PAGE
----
Will your next pickup truck be electric? It’s a strong possibility as several companies are moving quickly to bring electric-powered pickups to market. – including the major Detroit builders.
I recently visited one of these companies in suburban Detroit to see just how far along its electric truck development has come. The company is Bollinger Motors, and yes, there is a Mr. Bollinger; a man who put up his own money to bring a new kind of pickup to market.
According to the company website, Robert Bollinger spent his childhood drawing cars and dreaming of his own car company. He attended Carnegie Mellon and earned a degree in Industrial Design and was planning to further his education at an automotive design grad school. Instead he found himself in New York City working his way up the advertising ladder, becoming a creative director. He then partnered with a friend growing a very lucrative hair care company. With the successful sale of that business he moved to a farm in upstate New York. Once again, he starting dreaming of building his own car, however he decided he wanted a truck for farm use instead.
With that use in mind he started designing what he thought would be a very practical pickup. Interestingly his choice of electric power as the mode of propulsion wasn’t born of a rabid anti-fossil fuel attitude. Instead he found early on that using off-the-shelf electric components was a cheaper and faster way of getting his truck to market.
At Bollinger’s headquarters a rolling B2 pickup chassis is on display – work continues but I can see it’s almost done. What I saw there was a truck design that can be described as the boiled down essence of practicality. Its square body is built for service and its frame, suspension and drivetrain will haul people, payload and go just about anywhere. In fact, once you get past the whole electric thing, – this appears to be one tough utility truck.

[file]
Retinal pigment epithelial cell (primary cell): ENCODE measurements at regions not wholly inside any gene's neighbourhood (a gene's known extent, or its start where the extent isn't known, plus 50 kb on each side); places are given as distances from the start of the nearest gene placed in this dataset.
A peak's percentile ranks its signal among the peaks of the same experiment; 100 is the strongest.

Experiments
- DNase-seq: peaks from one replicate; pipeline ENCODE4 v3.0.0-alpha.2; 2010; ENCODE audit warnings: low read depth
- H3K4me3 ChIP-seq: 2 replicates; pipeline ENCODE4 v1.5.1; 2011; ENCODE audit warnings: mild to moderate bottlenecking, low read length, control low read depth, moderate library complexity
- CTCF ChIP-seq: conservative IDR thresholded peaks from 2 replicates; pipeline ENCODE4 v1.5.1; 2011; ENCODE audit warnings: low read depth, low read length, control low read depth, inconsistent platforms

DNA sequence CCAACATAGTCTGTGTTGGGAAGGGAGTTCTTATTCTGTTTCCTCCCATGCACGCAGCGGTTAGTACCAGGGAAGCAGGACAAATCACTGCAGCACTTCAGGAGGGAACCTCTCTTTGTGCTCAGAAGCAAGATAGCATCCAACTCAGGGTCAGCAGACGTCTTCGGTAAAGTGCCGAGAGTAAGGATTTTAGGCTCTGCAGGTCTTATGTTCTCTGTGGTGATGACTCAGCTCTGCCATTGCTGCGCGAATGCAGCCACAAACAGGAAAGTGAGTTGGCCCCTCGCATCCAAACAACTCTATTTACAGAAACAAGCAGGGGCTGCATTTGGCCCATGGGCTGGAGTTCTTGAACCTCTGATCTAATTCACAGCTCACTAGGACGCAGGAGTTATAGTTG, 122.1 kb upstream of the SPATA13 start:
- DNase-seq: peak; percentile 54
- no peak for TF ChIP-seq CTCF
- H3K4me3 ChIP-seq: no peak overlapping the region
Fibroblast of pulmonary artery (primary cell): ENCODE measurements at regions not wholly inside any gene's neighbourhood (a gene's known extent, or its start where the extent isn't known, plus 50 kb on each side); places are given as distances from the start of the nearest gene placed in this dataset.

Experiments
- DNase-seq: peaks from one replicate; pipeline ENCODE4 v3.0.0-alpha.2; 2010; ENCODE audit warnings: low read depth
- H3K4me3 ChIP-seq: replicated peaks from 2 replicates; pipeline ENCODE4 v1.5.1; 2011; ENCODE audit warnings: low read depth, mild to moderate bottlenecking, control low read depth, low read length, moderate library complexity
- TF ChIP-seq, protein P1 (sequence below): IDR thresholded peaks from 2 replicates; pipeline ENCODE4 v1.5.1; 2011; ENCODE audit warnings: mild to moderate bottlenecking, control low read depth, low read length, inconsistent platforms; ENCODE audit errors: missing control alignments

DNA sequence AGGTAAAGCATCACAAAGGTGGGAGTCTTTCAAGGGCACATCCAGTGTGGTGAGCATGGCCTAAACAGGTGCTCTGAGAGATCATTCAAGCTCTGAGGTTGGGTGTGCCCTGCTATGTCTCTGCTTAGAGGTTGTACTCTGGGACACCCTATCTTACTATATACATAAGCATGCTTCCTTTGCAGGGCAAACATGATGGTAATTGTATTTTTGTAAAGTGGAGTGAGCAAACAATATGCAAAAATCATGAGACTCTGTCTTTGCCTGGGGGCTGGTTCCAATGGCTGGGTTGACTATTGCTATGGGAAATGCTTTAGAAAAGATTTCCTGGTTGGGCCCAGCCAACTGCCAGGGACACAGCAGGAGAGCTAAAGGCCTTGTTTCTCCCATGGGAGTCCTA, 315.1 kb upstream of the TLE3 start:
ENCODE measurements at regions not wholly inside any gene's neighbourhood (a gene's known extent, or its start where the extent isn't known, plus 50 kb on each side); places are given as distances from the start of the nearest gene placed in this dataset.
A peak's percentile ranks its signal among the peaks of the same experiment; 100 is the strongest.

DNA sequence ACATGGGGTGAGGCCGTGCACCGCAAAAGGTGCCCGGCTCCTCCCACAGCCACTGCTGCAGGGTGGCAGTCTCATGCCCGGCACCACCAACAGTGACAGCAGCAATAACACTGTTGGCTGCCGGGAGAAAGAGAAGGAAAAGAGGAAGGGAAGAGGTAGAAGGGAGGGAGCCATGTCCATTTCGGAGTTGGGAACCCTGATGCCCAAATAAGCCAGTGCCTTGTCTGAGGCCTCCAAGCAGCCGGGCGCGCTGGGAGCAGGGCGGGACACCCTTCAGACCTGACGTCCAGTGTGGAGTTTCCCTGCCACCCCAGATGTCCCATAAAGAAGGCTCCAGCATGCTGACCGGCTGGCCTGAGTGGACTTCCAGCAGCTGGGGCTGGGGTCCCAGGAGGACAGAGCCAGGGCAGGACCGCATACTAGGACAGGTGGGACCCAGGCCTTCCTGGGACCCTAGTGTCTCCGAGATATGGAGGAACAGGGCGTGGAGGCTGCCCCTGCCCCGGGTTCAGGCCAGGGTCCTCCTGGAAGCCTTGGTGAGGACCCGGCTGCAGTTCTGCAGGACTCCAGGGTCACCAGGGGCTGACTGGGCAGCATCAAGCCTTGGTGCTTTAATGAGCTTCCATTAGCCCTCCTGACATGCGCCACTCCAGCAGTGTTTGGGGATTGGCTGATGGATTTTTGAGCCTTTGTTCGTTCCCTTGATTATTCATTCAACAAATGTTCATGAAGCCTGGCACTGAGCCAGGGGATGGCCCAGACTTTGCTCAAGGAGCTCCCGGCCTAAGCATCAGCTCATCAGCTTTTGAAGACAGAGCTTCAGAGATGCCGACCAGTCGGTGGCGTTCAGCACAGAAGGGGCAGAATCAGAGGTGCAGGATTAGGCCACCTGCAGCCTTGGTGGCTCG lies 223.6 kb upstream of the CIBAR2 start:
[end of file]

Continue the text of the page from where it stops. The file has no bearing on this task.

Looking at the B2 I was struck with its box-like build which to me is reminiscent of a Mercedes G-Wagon or old-school Land Rover Defender. Good company to be in. However, this is not a steel shell; as weight is the enemy of any electric vehicle the B2 features an all-aluminum body. It has four standard doors, seats four passengers and has a 6-foot cargo bed.
However, it has a few smart features that will add to that space including a lifting rear glass and a fold-flat mid-gate panel that opens up the bed to the interior. The rear passenger seats are also removeable to create even more cargo room. Oh, but there is more. Because the hood does not cover a traditional engine it lifts to reveal another storage space (a 14-cu. ft, “frunk”). This space also has a rear access door through the firewall which, when open, creates a 16-foot long pass-through right to the rear of the cargo bed.
Inside the IKEA-simple, clean design continues. Everything is flat or square. Controls are knobs and toggles, all well placed and easily used. Bollinger engineers seemed to find simple, yet elegant, solutions for all the accessory needs.
The feature that struck me was the window defroster – rather than using a larger in-dash vent selector and complicated powered duct diverter, the B2 employs a perforated cylinder that runs the length of the dashboard that spins by hand. If you need defrost – you turn the holes in the one-half of the cylinder upwards, towards the glass. Want it off – simply spin back, till its closed.
Still, its not all low-tech. Above your head is a four-panel, removeable, full glass roof – they have invested in some very eye-catching features.